Grosvenor Gallery  

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Nocturne in Black and Gold – The Falling Rocket  (c. 1874-77) by James McNeill Whistler
Nocturne in Black and Gold – The Falling Rocket (c. 1874-77) by James McNeill Whistler

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Kunstformen der Natur (1904) by Ernst Haeckel
Kunstformen der Natur (1904) by Ernst Haeckel

The Grosvenor Gallery was an art gallery founded in London by Sir Coutts Lindsay, who engaged J. Comyns Carr and Charles Hallé as co-directors. Its opening night was May 1, 1877.

The Grosvenor was a rival to the Royal Academy, and displayed work by artists outside of the British mainstream, including Edward Burne-Jones and Walter Crane.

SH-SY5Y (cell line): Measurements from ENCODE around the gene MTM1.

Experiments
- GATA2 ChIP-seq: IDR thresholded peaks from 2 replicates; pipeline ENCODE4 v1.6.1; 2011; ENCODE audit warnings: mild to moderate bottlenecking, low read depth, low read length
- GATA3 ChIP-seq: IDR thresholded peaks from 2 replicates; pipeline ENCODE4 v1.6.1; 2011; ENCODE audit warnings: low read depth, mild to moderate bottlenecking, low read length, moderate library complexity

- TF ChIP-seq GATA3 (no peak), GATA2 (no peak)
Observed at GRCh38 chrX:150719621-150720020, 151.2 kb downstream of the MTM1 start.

In May 1877, with the opening of the first exhibition of the Grosvenor Gallery,"Days of Creation," the "Beguiling of Merlin," and the "Mirror of Venus" by Edward Burne-Jones were all shown. John Ruskin visited the gallery to see work by Burne-Jones. An exhibition of paintings by James McNeill Whistler was also on display. Ruskin's savage review of Whistler's work led to a famous libel case, brought by the artist against the critic. Whistler won a farthing in damages.

The case made the gallery famous as the home of the Aesthetic movement, which was satirised in Gilbert and Sullivan's Patience, with its oft-quoted line "greenery-yallery, Grosvenor Gallery".

In 1888, after a disagreement with Lindsay, Comyns Carr and Hallé resigned from the gallery to found the rival New Gallery, capturing Burne-Jones and many of the Grosvenor Gallery's other artists. The break-up of his marriage, financial constraints and personal conflicts forced Lindsay out of the gallery, which was taken over by his estranged wife.

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